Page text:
The Princess is the archetypal BLMC car, even if it was launched after the company was bailed out by the British Government. Unlike the Maxi above, the Princess was – and is – a great looking car that was developed throughout its life into a near-brilliant family car.
Had it received the hatchback it was crying out for, and had the O-Series engine from launch, there’s no doubt that it would have finished much higher up this list. Like the top-placed Rover SD1, the Princess was also saddled with indifferent build quality and received a pasting from the press – probably the biggest missed opportunity of the lot…
Often cited as the car that typifies British Leyland more than any other – beautiful to behold, drive and listen to, but compromised by its unreliable engine – the Triumph Stag is another car that wasn’t really steered by BLMC as much of its development was completed by the time the merger happened in 1968.
Despite that, it symbolises missed opportunities more than any other car on this list. Forget notions that it should have been powered by the Rover V8, though. It has more character with the Triumph V8 under the bonnet. Besides, Rover didn’t have the capacity to put its engine under the bonnet of the Stag as well as all its own cars. We love it, but there’s no denying that the Stag is as much a failure as any car on this list.
Here’s the daddy. The car that all of BLMC’s hopes and aspirations were pinned upon and, in true style, it didn’t so much miss its target, but not realise there was one at all, and went on holiday instead. The Austin Allegro wasn’t a bad car, but it was far from good, and as such, as the replacement for the country’s best-selling car, it was a shoddy effort, and a commercial failure.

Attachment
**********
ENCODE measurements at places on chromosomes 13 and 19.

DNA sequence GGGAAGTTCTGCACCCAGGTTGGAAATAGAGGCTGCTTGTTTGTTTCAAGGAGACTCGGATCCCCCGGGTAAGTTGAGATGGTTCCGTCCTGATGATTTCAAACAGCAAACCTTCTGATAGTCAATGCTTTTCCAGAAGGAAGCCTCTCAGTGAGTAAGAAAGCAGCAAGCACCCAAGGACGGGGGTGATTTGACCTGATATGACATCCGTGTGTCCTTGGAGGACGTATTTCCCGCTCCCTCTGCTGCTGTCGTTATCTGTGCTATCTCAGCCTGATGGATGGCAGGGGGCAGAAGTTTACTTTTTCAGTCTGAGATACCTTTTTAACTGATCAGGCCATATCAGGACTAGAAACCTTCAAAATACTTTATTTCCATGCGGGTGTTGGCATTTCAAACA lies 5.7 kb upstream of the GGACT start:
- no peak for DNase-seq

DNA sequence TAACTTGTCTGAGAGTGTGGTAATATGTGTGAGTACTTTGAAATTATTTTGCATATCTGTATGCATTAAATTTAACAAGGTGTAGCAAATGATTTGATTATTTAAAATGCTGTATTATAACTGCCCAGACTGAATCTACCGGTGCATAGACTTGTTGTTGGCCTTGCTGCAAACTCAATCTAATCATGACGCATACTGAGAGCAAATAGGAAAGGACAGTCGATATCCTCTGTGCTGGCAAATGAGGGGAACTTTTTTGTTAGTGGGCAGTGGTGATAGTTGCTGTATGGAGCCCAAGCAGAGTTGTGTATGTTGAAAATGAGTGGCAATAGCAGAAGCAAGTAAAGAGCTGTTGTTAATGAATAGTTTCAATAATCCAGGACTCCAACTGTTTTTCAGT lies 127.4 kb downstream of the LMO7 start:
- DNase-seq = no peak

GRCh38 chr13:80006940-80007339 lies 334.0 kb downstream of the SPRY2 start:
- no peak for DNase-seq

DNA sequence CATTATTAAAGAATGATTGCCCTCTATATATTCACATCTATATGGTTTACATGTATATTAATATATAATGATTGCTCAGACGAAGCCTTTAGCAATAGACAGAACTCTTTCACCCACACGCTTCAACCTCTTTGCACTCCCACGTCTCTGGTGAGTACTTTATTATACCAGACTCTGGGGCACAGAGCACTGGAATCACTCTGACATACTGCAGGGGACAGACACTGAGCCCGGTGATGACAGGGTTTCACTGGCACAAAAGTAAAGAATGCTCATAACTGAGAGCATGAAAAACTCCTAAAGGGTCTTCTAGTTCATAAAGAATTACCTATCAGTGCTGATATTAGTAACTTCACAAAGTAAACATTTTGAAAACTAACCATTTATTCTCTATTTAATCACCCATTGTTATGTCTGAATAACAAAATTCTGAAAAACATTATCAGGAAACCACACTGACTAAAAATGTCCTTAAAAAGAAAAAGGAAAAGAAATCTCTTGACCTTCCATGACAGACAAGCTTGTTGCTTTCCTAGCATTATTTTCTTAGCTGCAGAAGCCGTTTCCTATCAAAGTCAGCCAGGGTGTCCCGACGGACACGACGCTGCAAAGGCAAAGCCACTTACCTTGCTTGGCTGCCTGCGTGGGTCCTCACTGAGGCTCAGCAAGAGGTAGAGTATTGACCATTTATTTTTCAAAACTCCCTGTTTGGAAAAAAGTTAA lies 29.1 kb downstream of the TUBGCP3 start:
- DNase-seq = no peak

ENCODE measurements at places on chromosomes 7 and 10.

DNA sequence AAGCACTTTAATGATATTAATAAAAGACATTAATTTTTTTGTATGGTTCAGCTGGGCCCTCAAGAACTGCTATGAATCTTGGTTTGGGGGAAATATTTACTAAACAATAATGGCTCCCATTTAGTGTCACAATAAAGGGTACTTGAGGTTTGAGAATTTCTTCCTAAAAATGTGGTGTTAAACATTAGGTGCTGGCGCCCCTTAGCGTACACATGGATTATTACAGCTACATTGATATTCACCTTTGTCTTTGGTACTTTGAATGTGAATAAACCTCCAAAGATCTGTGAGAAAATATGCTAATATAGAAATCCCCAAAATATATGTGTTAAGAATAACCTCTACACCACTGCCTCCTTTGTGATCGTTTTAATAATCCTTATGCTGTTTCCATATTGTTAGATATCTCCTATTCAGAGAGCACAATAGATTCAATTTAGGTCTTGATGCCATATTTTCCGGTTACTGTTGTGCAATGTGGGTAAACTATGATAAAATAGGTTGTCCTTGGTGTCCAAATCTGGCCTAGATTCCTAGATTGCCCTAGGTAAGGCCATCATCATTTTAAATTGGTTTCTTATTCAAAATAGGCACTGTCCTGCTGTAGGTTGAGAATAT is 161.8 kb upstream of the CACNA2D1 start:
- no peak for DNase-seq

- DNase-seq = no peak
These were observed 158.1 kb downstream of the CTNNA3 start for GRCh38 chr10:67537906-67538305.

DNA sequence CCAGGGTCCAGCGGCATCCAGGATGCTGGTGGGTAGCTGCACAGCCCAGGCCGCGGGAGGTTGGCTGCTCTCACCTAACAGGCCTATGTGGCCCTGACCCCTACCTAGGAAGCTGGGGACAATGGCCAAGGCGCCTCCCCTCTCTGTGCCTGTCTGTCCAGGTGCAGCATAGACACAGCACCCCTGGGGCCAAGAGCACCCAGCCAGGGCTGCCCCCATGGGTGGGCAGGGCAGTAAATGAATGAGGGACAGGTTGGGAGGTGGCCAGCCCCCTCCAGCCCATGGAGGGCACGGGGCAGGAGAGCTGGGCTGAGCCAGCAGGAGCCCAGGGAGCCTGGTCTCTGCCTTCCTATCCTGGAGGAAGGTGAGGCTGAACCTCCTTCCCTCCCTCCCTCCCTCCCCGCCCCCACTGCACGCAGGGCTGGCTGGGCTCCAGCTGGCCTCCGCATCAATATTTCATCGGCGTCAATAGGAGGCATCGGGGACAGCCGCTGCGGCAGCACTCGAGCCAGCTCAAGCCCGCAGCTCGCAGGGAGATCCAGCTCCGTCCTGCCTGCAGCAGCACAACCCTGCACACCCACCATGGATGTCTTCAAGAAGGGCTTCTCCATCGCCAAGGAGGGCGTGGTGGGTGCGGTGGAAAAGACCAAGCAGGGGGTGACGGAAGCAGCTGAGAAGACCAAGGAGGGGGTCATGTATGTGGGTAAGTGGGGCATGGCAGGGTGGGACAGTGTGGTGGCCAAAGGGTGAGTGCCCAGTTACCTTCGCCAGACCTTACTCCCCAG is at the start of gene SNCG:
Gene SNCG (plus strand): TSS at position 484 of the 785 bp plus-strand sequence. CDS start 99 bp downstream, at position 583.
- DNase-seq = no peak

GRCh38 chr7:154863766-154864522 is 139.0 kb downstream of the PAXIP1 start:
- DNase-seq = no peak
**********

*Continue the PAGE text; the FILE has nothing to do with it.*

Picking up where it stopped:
In a car market that was waking up to style, the frumpy old Allegro lacked pizzazz and, thanks to being a portly young thing, it was slow and thirsty compared with its rivals – and that included the car it replaced, the Austin 1300.
A lack of hatchback wasn’t a big deal at launch, but it did show that BLMC’s management was capable of snatching defeat from the jaws of victory. Why? Because a year after its launch, the Volkswagen Golf showed them how it’s done, rendering the Allegro the product of previous generation. And it’s not as if BLMC didn’t understand hatchbacks, as the Maxi clearly demonstrated. Still, it’s not a bad classic car today…
The Triumph Dolomite was a classy little number that anticipated the car market’s move to premium small cars decades before it happened. Forget the Vanden Plas 1500 – this is where class lies in the BLMC mid-market line-up. Even now, it’s hard not to cry bitter tears of regret at this fact that this car was the end of the line for Triumph as an independent engineering and manufacturing concern.
It’s a shame that the Dolomite wasn’t developed by BLMC more thoroughly during its life instead of being taken for granted. Yes, the Sprint’s 16-valve head was a great legacy, but it was far from perfected when it went on sale. Furthermore, the potential of that engine was never realised thanks to BL’s sports car brand confusion and ultimate abandonment.